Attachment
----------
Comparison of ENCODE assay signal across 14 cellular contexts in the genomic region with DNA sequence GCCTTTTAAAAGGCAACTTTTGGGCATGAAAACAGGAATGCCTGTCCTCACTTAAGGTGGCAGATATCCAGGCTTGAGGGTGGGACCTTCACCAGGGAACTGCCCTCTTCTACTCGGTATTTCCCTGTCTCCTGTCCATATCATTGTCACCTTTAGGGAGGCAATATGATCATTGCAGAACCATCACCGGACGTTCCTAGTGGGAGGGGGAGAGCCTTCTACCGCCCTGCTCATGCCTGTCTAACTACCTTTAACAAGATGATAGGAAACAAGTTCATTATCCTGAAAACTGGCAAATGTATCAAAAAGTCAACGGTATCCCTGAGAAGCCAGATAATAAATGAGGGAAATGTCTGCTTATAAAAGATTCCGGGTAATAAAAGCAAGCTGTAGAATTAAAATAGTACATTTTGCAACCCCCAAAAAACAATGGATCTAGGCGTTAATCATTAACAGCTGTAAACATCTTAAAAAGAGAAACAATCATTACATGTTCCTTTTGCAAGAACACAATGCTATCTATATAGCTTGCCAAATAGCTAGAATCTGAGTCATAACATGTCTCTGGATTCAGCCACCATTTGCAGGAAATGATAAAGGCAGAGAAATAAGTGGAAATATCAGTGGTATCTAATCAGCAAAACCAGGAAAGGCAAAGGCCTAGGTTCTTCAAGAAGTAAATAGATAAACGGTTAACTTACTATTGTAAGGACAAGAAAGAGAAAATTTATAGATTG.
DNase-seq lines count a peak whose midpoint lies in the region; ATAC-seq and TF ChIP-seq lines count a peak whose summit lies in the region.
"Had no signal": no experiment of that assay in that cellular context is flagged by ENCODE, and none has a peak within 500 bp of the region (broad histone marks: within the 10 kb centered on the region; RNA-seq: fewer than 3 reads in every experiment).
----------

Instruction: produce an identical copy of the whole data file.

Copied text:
Comparison of ENCODE assay signal across 14 cellular contexts in the genomic region with DNA sequence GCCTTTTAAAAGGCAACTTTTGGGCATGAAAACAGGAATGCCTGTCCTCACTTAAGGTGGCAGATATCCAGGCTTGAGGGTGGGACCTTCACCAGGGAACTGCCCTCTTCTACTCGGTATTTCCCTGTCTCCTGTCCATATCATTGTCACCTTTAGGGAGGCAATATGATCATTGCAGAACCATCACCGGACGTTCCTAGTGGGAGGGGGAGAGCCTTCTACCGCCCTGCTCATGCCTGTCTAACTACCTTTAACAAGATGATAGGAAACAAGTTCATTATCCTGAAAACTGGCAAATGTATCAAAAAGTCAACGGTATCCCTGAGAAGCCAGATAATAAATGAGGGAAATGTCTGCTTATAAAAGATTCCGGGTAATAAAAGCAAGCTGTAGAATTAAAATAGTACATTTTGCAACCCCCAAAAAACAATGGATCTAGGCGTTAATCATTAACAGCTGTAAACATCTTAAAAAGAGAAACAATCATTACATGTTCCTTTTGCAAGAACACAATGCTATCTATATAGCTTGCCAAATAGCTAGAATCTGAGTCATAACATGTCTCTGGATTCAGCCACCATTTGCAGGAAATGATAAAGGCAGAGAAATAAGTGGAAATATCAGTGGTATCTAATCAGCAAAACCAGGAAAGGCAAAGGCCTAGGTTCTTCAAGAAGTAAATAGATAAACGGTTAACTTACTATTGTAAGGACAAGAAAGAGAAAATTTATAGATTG.
DNase-seq lines count a peak whose midpoint lies in the region; ATAC-seq and TF ChIP-seq lines count a peak whose summit lies in the region.
"Had no signal": no experiment of that assay in that cellular context is flagged by ENCODE, and none has a peak within 500 bp of the region (broad histone marks: within the 10 kb centered on the region; RNA-seq: fewer than 3 reads in every experiment).